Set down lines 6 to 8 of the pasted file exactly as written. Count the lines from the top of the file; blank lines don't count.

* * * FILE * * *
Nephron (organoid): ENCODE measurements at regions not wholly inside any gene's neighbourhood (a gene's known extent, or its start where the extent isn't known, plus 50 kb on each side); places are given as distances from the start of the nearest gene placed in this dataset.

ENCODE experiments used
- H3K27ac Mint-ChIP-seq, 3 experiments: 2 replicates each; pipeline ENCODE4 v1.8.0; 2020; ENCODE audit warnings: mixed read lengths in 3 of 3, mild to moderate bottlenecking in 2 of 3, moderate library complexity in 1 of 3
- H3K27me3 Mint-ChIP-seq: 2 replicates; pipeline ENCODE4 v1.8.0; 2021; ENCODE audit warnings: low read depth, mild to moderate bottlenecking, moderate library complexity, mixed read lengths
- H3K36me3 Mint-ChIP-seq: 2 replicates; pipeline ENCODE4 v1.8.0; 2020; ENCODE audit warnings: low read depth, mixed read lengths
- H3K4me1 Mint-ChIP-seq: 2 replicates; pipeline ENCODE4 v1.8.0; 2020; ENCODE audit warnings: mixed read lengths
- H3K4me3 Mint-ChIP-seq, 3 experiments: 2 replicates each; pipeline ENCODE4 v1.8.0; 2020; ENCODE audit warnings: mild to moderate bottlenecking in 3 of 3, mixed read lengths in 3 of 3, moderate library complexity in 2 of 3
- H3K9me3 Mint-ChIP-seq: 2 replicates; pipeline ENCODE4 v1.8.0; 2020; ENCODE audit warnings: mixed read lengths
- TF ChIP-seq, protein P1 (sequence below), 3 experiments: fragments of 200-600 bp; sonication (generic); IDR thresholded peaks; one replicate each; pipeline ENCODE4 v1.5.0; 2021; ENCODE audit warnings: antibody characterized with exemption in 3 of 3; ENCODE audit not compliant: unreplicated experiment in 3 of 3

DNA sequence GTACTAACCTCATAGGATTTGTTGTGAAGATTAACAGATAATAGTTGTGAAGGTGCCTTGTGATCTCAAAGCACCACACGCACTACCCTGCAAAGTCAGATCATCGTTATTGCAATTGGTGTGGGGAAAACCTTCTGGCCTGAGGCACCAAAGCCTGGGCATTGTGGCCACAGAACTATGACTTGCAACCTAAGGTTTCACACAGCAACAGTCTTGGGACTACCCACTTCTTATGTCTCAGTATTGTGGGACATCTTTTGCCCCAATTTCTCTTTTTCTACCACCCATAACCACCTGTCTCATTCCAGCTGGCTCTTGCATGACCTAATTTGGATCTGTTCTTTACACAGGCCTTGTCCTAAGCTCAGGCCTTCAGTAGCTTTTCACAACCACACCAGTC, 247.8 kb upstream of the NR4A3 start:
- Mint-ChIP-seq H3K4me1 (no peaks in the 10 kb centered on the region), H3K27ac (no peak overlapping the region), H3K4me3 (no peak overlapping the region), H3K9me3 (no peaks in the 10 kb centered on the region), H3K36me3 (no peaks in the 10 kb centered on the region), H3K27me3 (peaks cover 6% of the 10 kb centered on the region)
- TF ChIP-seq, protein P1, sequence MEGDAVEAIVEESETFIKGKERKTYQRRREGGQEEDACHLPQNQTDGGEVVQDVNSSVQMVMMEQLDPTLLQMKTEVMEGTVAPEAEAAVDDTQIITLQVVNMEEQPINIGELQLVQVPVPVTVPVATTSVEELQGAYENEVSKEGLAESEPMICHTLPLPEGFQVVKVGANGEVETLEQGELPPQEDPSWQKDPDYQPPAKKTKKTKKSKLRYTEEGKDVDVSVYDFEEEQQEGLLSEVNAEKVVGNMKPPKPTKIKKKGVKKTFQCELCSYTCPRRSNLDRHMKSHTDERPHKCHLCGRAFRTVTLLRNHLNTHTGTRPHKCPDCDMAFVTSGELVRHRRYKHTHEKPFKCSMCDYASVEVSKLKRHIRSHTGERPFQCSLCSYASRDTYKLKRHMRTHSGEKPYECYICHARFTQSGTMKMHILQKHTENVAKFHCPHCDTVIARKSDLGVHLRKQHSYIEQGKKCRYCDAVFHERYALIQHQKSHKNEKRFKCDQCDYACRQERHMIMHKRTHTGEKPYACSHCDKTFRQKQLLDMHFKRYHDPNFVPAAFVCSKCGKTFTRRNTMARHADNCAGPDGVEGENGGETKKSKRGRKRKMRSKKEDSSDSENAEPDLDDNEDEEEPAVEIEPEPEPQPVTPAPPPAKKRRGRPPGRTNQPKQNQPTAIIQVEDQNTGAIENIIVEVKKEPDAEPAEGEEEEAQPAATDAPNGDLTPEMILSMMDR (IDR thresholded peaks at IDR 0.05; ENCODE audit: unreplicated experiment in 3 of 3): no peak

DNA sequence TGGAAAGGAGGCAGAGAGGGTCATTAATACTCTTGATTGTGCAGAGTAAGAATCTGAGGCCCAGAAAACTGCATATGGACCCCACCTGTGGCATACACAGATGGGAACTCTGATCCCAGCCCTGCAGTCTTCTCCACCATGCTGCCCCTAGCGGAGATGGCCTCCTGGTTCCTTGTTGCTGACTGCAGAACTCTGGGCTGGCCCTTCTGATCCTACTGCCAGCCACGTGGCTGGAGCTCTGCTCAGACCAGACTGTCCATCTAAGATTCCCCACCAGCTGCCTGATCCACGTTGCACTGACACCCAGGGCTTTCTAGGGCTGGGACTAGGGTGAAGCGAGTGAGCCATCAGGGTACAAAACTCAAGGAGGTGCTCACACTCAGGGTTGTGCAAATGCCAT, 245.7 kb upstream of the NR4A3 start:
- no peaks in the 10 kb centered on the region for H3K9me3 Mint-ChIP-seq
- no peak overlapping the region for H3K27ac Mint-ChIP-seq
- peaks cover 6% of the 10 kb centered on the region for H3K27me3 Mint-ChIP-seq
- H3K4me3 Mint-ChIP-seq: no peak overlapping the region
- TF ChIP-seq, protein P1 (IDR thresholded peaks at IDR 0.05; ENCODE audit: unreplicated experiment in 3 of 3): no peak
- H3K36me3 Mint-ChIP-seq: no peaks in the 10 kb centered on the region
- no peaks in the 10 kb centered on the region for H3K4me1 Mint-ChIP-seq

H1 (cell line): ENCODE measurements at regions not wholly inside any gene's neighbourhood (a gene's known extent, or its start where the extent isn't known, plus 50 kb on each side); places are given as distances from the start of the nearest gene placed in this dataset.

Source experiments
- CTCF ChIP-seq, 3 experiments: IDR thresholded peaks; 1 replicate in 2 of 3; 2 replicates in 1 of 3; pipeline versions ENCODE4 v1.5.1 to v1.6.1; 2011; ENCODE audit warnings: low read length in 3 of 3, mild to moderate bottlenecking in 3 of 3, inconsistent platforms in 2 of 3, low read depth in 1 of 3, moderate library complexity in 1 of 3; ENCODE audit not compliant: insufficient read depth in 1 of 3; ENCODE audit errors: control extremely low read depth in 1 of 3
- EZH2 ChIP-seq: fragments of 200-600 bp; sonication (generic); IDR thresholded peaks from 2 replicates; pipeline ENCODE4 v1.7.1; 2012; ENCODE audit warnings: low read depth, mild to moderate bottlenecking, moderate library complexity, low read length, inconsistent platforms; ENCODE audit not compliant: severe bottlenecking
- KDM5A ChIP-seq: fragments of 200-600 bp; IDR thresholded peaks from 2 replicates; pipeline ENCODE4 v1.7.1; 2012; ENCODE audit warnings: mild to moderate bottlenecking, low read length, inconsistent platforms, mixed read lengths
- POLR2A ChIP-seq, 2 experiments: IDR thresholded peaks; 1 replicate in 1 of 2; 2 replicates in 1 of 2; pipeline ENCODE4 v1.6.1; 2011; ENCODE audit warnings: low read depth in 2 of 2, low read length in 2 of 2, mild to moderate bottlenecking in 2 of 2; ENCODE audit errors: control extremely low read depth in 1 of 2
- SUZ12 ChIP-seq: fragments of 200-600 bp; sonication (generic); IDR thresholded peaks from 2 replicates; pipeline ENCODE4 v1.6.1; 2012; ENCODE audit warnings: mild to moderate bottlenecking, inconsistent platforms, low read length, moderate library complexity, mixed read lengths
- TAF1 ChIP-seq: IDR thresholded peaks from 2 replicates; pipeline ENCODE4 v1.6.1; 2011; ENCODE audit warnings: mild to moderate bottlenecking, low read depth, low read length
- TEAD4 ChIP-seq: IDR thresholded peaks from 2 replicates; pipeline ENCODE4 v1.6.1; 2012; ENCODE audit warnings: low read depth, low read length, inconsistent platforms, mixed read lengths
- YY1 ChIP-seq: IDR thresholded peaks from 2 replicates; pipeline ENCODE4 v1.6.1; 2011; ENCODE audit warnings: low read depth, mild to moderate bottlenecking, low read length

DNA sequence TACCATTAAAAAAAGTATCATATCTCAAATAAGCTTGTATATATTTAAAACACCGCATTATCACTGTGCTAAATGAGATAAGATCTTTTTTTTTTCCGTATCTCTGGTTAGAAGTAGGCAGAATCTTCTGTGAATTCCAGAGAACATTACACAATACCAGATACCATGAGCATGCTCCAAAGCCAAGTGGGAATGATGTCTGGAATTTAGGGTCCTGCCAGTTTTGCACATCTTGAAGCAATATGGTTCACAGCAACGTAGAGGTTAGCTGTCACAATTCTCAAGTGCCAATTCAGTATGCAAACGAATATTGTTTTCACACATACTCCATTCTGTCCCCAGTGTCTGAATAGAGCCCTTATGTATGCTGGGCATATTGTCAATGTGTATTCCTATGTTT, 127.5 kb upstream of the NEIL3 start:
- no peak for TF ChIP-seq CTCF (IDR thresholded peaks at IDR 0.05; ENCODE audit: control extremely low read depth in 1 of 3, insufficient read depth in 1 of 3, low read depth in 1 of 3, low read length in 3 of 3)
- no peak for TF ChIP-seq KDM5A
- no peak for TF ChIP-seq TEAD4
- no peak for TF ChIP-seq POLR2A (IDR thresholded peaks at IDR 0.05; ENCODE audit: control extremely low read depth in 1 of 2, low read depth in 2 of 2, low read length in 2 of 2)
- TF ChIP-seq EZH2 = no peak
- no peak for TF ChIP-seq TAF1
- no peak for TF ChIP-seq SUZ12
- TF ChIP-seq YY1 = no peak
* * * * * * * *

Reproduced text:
- H3K4me1 Mint-ChIP-seq: 2 replicates; pipeline ENCODE4 v1.8.0; 2020; ENCODE audit warnings: mixed read lengths
- H3K4me3 Mint-ChIP-seq, 3 experiments: 2 replicates each; pipeline ENCODE4 v1.8.0; 2020; ENCODE audit warnings: mild to moderate bottlenecking in 3 of 3, mixed read lengths in 3 of 3, moderate library complexity in 2 of 3
- H3K9me3 Mint-ChIP-seq: 2 replicates; pipeline ENCODE4 v1.8.0; 2020; ENCODE audit warnings: mixed read lengths